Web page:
With his proposal to roll back fuel economy and emissions standards for cars and trucks Thursday, President Donald Trump drew a line in the California sand. The nation’s most populous state wasted no time crossing it.
“California will fight this stupidity in every conceivable way,” California Governor Jerry Brown said in a tweet.
The dispute — which rattled automakers, among others — centers on an element of the Trump proposal that would revoke California’s authority under the Clean Air Act to set rules more stringent than the federal ones limiting tailpipe greenhouse gas emissions as well as an electric-vehicle sales mandate.
The state has since 1970, when smog in Los Angeles became a rallying cry for the nascent environmental movement, employed tailpipe emissions rules that have been tougher than the federal government’s.
“For 48 years — since one of my heroes, then-Governor Ronald Reagan, requested it — California has had a waiver from the federal government to clean our own air,” action-movie star and former California governor Arnold Schwarzenegger tweeted. “If the president thinks he can win this fight, he’s out of his mind.”
In a desert state long at war with the whims of Mother Nature, emissions regulations are not just legal or regulatory issues.
“There’s a great irony in Trump releasing this plan just as California is burning,” said Ann Carlson, a University of California at Los Angles law professor. “We’re already seeing catastrophic forest fires as a result of climate change, and the administration’s answer is that everyone should drive a Hummer.”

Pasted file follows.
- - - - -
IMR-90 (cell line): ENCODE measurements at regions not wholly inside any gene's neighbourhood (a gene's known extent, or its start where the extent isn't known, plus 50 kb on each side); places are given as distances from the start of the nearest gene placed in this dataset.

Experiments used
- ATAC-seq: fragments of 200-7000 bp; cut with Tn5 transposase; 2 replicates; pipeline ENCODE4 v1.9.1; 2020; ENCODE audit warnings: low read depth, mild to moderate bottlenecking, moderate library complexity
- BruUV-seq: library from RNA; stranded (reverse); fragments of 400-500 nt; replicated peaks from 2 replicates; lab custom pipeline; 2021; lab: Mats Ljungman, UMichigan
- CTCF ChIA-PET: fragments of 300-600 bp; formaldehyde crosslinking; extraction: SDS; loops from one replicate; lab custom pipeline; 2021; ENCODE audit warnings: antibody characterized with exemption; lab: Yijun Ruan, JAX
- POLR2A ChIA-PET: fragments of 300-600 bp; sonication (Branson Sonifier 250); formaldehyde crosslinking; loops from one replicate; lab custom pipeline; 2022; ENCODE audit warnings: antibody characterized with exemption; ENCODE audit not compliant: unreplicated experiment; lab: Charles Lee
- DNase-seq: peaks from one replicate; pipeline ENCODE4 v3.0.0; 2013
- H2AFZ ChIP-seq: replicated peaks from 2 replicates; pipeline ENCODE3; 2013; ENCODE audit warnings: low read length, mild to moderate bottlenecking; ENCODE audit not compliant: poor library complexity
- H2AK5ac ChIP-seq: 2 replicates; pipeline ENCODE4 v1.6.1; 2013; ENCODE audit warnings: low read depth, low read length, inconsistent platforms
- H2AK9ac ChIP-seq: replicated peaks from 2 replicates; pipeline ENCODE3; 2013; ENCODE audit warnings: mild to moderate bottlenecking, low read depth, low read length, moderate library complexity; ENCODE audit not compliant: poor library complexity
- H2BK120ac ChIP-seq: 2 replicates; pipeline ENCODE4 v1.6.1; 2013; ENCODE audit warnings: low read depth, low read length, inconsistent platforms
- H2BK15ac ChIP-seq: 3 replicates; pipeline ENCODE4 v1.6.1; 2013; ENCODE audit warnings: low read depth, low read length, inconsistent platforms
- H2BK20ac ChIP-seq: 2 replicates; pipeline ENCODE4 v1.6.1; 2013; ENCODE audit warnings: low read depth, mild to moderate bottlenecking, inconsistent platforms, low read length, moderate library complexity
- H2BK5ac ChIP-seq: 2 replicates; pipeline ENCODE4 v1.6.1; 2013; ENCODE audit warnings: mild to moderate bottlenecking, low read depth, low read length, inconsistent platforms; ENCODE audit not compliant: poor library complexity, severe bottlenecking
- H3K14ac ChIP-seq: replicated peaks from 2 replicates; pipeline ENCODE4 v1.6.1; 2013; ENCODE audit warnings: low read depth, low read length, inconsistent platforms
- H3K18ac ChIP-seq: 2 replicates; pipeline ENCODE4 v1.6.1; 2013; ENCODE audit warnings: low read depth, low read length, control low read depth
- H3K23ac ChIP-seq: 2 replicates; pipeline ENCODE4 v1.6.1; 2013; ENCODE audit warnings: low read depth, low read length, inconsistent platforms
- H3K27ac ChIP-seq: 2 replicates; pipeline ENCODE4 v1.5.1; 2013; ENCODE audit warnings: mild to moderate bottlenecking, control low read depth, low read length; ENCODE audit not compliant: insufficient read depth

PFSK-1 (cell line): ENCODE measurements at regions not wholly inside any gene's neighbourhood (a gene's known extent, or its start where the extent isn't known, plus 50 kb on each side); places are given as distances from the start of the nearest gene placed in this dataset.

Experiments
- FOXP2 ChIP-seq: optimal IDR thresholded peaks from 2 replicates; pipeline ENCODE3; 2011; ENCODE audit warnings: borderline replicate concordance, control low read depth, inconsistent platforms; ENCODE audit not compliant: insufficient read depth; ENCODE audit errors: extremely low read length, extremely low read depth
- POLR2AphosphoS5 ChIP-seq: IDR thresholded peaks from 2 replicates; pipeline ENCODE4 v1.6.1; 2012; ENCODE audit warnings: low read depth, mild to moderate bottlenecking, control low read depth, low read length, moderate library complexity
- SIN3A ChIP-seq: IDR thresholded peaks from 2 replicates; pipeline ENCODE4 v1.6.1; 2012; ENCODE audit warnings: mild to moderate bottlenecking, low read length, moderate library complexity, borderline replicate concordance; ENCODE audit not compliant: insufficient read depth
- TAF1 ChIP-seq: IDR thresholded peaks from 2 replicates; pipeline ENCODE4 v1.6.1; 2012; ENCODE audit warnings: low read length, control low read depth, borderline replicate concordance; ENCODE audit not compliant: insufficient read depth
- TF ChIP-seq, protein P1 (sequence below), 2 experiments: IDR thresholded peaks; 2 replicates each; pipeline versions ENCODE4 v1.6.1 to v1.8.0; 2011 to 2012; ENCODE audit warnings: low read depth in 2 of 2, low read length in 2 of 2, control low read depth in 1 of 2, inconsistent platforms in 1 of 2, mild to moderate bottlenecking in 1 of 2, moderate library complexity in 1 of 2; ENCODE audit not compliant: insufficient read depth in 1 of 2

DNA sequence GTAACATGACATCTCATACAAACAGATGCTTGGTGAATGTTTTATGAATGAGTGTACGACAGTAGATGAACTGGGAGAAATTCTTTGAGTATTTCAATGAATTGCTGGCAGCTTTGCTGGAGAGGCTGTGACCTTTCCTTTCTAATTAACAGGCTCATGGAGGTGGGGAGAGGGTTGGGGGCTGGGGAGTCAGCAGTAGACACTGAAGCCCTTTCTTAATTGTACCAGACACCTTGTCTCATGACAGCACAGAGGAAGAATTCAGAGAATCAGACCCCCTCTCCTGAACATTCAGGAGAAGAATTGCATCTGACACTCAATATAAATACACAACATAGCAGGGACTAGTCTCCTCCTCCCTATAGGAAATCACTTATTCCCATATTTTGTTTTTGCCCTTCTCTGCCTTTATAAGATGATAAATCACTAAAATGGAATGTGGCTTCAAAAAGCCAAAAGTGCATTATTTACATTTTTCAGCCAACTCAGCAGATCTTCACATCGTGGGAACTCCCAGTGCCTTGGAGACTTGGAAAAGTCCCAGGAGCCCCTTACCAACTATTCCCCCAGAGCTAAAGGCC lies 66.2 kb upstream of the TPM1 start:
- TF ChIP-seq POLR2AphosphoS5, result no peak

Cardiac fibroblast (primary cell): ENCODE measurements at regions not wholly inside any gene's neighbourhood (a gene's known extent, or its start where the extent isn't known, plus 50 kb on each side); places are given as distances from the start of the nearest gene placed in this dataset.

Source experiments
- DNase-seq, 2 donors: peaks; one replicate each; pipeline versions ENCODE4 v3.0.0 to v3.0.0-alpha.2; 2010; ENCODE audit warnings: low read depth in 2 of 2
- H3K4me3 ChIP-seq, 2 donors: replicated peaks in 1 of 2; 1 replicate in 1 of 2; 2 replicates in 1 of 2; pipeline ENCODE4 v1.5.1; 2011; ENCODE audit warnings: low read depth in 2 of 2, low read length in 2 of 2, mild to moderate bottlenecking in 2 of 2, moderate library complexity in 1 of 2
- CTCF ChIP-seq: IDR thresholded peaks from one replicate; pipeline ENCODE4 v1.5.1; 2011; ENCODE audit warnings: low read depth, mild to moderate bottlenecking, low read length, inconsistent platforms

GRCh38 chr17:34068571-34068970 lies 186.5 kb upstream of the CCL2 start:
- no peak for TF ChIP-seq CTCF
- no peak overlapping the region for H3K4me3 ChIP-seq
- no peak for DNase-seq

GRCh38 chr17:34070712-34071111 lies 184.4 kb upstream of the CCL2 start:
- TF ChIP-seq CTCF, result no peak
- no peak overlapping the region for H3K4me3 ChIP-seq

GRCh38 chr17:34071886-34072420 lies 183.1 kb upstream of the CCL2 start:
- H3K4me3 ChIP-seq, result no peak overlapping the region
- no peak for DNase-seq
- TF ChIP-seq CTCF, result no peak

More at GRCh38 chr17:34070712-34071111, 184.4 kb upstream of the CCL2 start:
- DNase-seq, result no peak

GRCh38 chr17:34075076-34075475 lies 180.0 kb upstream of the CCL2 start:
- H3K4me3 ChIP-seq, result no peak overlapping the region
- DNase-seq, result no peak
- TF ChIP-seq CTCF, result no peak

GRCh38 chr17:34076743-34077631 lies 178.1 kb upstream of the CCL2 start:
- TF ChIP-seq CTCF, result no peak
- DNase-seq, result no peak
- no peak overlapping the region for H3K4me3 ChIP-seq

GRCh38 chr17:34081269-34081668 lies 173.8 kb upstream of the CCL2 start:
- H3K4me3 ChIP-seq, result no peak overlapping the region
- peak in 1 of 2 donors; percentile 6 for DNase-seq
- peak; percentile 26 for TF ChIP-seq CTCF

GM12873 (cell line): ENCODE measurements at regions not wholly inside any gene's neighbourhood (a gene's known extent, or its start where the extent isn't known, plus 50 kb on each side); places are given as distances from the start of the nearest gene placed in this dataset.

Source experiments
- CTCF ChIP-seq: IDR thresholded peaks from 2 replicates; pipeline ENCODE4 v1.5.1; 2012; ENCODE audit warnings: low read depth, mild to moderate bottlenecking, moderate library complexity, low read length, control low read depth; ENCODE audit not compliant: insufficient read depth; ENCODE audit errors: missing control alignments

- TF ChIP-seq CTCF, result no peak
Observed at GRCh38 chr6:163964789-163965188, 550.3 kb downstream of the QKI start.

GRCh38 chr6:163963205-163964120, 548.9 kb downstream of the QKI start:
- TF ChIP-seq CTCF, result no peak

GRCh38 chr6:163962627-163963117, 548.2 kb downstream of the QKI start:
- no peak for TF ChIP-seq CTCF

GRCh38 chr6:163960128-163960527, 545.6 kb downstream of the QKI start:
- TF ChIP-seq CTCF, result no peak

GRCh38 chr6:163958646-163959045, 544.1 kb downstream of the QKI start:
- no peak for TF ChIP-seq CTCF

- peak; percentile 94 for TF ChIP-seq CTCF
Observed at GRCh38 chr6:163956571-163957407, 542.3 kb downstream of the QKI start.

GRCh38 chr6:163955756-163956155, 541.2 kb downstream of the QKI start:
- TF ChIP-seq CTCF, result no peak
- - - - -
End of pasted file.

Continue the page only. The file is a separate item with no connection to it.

The rollback is “especially hard to take,” Carlson said, because Trump officials invoked concern for human life lost in traffic accidents to justify it, while conspicuously failing to show the same concern for fire victims.
According to Trump officials, freezing the requirements will slow the pace at which new cars are getting more expensive, and so, allow people to replace older and less-safe vehicles more rapidly.
Why Trump Attacks California’s Anti-Pollution Powers: QuickTake
If he can undermine the waiver, Trump would destroy the state’s ability to require manufacturers to sell zero emission cars. ZEV’s are the state’s best available tool, Carlson said, to limit not just greenhouse gases that fuel climate change, but also pollutants like ground-level ozone which contribute to smog. Some of the nation’s worst smog, she said, continue to plague both Los Angeles and the state’s San Joaquin valley.
ZEVs need to make up as many as 40 percent of sales by 2030 if California is to meet its CO2 reduction targets, according to estimates by the state’s Air Resources Board staff.
But on a call with reporters Thursday, Bill Wehrum, the assistant administrator for the Environmental Protection Agency’s Office of Air and Radiation, said the agency only wants to limit California’s right to regulate greenhouses gases, and not pollutants like ozone.
“There’s pretty strong evidence that Congress intended the federal government to be the primary regulator” for both fuel economy and emissions, he said, adding that the Trump team hopes Washington and Sacramento can still negotiate a unified set of emissions regulations. “It makes no sense in the world to have a two-car world.”